Grain futures - weekly outlook: Oct. 28 - Nov. 1

A A A - " U.S. grain futures ended Friday's session lower, with wheat prices falling to a one-week low as traders continued to book profits from a recent rally which took futures to a four-and-a-half-month high.

On the Chicago Mercantile Exchange, wheat for December delivery fell 0.83% on Friday to settle the week at USD6.9060 a bushel. Earlier in the day, wheat prices declined to a session low of USD6.9020 a bushel, the weakest level since October 18.

CBOT December wheat prices slumped 0.75% on Thursday to settle at USD6.9640 a bushel.

The December wheat contract ended the week with a loss of 2.12%, the first weekly drop in six weeks.

Wheat prices have been well-supported in recent weeks as concerns over crop prospects in South America and countries in the Black Sea-region fuelled expectations demand for U.S. supplies will increase in the near-term.

Prices rallied to a four-and-a-half-month high of USD7.1120 a bushel on October 21.

Brazil is on pace to buy the most wheat from the U.S. in at least 20 years, while China has booked orders for nearly four times as much as it purchased last year.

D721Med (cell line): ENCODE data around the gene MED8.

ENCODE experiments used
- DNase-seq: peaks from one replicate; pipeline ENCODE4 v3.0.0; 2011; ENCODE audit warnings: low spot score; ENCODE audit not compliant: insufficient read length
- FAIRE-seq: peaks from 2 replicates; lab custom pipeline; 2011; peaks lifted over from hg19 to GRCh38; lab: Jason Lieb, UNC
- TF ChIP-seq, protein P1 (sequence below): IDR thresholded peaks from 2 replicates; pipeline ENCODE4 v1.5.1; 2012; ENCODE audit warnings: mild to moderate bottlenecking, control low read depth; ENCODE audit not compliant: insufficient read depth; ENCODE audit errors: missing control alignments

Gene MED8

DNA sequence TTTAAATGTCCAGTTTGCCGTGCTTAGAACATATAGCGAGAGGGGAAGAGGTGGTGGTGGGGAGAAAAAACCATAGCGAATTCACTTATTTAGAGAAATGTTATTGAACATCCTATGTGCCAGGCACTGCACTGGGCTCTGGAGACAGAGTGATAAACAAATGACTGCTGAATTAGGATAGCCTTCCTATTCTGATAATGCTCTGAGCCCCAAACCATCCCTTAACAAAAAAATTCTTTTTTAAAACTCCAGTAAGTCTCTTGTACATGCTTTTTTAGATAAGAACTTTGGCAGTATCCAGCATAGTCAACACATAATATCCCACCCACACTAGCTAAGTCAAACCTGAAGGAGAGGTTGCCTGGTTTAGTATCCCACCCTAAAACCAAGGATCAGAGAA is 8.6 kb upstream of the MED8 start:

Meanwhile, corn futures for December delivery declined 0.06% on Friday to settle the week at USD4.4000 a bushel. The December contract settled 0.56% lower on Thursday to end at USD4.4020 a bushel.

For the week, the December corn contract shed 0.31%.

Futures have been on a downward trend in recent weeks amid expectations this year's corn harvest in the U.S. will be the largest on record.

Prices of the grain slumped to USD4.3200 a bushel on October 14, the weakest level since August 30, 2010.

The U.S. Department of Agriculture said that nearly 39% of the corn harvest was completed as of last week. The agency also said that approximately 60% of the corn crop was rated in 'good' to 'excellent' condition.

Elsewhere on the Chicago Board of Trade, soybeans for January delivery slumped 0.79% on Friday to settle the week at USD12.9340 a bushel by close of trade.

The November contract ended Thursday's session down 0.02% to settle at USD13.0360 a bushel.

Prices of the oilseed added 0.17% on the week.

According to the USDA, approximately 63% of the U.S. soy harvest was completed as of last week. The five-year average for this time of year is 69%.

In the week ahead, market players will focus on the release of key weekly USDA data, including crop progress numbers and export sales figures.

Meanwhile, corn and soybean traders will continue to pay close attention to weather forecasts for grain-growing regions in the U.S. Midwest, while wheat traders will monitor temperatures in the Great Plains-region.

Corn is the biggest U.S. crop, followed by soybeans, government figures show. Wheat was fourth, behind hay. offers an extensive set of professional tools for the financial markets.
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